Science Activities: The Human Body

Explore human and vertebrate anatomy with simple projects, most of which can be done inexpensively with only a few supplies from your local store.

The word “anatomy” evolved from Greek roots meaning “cut up” or “separated into pieces.” We discovered how the body works, how it can go wrong, and how to help it work better, by taking it apart. We separated the supremely sophisticated organism into its simpler component pieces, and we studied it piece by piece, learning in turn about each component and system. The first scientists in the ancient world, in which cutting into the human body was taboo, had to make do with dissecting animals. In the modern world, we have a richer selection of opportunities that we can use to learn directly about the inner workings of the human body. Modern surgeons and medical students can dissect willingly donated cadavers, and the general public can view preserved human bodies in museums of anatomy, made possible by the modern art of plastination. And children in a modern home or classroom can still easily follow the time-honored practice of dissecting animals.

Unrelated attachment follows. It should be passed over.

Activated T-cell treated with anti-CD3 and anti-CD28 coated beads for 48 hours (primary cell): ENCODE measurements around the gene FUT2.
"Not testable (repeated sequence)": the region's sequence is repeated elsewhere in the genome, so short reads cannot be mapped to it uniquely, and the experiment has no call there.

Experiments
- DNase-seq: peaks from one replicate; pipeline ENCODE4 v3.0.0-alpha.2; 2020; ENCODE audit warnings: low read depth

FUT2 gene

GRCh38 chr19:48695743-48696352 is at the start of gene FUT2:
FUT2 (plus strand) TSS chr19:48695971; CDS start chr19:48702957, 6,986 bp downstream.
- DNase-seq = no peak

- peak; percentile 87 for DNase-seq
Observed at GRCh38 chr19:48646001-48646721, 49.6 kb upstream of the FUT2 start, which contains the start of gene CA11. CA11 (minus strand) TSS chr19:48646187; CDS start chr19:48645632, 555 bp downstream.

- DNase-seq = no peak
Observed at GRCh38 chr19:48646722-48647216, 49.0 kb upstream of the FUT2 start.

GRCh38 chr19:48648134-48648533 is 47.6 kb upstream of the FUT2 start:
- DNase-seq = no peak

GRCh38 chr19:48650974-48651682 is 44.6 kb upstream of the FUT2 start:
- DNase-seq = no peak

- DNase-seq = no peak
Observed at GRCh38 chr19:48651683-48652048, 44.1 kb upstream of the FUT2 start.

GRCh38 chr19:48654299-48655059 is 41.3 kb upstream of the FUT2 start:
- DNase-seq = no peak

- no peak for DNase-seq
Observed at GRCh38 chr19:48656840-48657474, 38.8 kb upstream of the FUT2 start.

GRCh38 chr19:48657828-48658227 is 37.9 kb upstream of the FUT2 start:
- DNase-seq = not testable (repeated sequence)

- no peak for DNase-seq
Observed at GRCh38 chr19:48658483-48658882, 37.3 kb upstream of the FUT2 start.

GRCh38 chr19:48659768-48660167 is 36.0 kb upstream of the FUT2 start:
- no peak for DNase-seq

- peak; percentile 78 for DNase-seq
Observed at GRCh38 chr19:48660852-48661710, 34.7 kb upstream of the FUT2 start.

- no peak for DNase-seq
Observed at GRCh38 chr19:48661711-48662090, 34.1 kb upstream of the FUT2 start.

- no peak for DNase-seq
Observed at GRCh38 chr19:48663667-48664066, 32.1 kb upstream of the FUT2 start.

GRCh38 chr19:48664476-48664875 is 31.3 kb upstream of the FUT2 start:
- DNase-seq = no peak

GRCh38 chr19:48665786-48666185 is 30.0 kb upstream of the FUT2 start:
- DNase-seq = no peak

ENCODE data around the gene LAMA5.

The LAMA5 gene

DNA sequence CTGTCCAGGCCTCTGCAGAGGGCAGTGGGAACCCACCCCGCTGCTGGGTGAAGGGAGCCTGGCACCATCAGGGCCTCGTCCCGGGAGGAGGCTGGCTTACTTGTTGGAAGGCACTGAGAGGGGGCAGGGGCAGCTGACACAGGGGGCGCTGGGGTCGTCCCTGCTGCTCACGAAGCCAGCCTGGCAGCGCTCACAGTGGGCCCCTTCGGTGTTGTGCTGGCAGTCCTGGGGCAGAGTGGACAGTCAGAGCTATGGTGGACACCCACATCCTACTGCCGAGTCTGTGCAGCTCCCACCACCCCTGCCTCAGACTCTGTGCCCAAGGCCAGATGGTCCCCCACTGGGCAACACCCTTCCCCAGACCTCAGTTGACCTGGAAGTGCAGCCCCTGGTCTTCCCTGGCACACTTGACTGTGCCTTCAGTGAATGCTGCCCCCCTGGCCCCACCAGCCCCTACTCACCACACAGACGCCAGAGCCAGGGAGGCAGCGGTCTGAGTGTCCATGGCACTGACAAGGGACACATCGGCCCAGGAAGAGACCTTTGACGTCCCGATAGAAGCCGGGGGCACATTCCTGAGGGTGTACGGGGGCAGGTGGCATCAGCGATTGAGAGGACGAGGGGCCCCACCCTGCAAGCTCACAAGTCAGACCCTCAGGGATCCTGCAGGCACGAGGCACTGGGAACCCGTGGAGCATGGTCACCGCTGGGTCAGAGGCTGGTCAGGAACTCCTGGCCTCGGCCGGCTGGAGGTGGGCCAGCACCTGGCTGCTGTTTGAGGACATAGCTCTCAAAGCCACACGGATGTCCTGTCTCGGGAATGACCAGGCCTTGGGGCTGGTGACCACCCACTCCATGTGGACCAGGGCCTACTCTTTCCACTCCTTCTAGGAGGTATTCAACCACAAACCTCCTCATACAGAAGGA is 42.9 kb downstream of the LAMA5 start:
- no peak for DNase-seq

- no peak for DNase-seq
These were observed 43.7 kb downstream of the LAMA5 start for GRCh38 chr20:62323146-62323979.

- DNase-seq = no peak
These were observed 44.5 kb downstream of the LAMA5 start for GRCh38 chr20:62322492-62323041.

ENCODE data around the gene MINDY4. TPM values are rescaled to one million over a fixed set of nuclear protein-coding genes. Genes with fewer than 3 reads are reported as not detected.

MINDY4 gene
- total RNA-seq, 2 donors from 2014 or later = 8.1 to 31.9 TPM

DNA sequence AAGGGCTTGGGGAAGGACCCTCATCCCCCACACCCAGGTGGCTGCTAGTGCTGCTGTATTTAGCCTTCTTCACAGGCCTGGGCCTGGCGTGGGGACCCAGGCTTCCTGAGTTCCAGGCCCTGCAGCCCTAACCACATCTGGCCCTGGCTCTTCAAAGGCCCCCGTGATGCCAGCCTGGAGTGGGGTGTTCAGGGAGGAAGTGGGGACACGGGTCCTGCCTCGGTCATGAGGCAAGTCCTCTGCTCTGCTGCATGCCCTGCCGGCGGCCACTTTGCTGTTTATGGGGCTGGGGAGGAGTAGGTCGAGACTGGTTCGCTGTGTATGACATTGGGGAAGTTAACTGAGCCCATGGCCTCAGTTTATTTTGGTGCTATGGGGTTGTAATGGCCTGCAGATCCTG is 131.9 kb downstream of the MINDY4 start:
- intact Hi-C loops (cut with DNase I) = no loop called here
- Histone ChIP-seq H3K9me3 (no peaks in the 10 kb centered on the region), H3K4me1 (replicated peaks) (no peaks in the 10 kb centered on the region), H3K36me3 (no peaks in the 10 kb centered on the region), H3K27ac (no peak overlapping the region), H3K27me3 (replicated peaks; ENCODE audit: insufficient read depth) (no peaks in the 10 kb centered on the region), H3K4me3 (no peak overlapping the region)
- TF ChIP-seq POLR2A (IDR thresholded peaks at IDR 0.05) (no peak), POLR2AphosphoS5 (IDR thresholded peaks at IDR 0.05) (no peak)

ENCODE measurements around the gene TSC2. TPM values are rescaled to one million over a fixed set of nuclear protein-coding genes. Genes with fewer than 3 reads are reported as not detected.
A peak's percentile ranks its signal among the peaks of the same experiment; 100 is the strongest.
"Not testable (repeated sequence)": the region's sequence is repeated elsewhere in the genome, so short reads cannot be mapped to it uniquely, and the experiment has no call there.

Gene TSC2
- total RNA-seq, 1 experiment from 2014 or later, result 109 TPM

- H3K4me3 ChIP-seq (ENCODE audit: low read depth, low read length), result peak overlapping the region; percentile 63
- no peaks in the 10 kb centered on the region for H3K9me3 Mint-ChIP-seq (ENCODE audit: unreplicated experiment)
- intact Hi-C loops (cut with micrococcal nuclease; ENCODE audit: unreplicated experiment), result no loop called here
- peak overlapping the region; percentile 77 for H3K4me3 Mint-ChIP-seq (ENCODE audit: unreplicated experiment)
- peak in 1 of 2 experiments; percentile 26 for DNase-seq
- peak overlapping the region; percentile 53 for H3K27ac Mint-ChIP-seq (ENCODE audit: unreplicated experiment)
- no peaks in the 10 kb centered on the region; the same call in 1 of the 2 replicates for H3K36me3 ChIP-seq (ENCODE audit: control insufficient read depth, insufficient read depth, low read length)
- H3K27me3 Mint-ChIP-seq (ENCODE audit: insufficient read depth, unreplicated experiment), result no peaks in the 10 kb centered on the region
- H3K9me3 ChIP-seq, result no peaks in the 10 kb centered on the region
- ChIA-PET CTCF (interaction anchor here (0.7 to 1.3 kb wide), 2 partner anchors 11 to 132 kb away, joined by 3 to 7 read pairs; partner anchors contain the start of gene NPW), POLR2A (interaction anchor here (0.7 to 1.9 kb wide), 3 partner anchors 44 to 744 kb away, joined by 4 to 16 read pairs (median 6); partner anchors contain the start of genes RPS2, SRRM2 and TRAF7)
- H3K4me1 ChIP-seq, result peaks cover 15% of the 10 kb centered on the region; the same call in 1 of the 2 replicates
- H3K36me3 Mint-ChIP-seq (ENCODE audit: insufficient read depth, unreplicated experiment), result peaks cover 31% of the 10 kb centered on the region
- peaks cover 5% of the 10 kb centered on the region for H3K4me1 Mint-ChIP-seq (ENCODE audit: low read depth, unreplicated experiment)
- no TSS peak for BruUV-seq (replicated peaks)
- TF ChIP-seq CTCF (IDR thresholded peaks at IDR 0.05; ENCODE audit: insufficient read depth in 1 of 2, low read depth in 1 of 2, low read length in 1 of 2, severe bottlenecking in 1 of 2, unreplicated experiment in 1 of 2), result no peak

When you are done exploring, model-making can also be a fun and helpful component of science education. Once you've figured out the basic principles by which the various body parts work, it is often helpful to make a boiled-down representation, a simplified toy model of the real thing.

A child's study of how the human body works should include lots of dissections and anatomical models, and this list presents some projects that I have used successfully in my own classes. Some of them require preserved specimens purchased from a science supply company, but many of them can be done using meat or offal purchased from a local market. These projects could be used as random fun activities, but they were designed to be part of a comprehensive curriculum.